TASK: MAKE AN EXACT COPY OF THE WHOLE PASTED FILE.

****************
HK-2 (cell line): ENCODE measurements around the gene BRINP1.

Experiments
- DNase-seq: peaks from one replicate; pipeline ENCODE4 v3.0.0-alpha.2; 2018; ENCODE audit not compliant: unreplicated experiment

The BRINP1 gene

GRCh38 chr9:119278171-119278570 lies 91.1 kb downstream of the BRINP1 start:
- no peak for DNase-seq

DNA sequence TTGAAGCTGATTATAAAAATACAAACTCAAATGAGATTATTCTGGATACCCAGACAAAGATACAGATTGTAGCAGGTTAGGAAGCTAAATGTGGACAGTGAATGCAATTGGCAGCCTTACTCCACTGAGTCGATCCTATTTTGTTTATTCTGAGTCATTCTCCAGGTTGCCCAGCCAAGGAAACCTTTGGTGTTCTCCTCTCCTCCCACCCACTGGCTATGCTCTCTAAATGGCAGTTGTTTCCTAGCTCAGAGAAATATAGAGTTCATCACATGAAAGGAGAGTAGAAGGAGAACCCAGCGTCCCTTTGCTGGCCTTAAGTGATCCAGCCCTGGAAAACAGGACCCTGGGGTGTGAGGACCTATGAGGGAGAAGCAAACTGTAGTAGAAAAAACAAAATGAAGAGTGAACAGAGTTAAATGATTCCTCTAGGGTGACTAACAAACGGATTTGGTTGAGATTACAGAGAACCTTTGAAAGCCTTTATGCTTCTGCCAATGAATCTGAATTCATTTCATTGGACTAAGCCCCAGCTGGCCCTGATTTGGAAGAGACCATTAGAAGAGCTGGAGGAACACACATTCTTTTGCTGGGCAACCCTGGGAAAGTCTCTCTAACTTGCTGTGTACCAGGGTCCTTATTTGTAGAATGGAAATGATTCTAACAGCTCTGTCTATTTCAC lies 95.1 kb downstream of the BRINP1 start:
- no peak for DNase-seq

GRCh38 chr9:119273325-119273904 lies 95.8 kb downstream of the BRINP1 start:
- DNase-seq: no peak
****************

HK-2 (cell line): ENCODE measurements around the gene BRINP1.

Experiments
- DNase-seq: peaks from one replicate; pipeline ENCODE4 v3.0.0-alpha.2; 2018; ENCODE audit not compliant: unreplicated experiment

The BRINP1 gene

GRCh38 chr9:119278171-119278570 lies 91.1 kb downstream of the BRINP1 start:
- no peak for DNase-seq

DNA sequence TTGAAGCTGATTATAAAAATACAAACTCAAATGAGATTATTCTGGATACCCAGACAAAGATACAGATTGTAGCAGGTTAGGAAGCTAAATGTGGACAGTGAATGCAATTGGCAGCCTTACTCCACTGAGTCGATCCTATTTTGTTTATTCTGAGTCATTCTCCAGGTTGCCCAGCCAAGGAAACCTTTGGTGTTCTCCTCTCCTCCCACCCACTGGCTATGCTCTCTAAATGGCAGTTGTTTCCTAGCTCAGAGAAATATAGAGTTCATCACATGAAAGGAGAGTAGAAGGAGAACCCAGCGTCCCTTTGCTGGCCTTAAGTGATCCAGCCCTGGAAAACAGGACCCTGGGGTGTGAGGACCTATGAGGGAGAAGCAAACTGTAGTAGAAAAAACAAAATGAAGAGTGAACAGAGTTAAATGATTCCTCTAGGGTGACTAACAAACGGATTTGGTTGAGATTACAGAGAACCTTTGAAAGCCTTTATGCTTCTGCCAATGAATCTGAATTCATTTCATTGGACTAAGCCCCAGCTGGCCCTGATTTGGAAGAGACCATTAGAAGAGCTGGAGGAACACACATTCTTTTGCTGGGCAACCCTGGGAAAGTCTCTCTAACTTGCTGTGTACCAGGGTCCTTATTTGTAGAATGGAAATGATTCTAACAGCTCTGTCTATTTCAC lies 95.1 kb downstream of the BRINP1 start:
- no peak for DNase-seq

GRCh38 chr9:119273325-119273904 lies 95.8 kb downstream of the BRINP1 start:
- DNase-seq: no peak